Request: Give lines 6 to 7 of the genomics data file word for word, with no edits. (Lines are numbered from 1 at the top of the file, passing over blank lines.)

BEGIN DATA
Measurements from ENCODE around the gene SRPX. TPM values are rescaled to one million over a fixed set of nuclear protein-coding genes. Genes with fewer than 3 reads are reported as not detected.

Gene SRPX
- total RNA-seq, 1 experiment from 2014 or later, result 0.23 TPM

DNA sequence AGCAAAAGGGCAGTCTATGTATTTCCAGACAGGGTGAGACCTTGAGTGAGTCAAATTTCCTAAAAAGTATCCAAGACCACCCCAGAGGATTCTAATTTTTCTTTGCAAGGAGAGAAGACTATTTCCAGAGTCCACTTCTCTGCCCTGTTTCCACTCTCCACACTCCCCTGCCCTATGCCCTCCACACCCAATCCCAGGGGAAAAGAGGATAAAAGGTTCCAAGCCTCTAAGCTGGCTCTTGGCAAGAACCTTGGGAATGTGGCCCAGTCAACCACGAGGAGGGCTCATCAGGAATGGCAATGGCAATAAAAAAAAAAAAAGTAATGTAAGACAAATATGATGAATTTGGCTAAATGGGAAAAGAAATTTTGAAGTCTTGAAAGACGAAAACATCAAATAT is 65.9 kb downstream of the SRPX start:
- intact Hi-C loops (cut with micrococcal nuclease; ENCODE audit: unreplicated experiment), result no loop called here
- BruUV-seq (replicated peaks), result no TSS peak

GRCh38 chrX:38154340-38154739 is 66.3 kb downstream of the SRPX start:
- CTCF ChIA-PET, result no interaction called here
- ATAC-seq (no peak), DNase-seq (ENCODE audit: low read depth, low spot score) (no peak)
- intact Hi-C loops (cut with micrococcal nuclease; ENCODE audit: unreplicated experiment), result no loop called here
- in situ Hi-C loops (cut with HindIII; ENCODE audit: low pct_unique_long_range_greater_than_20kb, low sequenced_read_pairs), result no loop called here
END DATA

- BruUV-seq (replicated peaks), result no TSS peak

GRCh38 chrX:38154340-38154739 is 66.3 kb downstream of the SRPX start: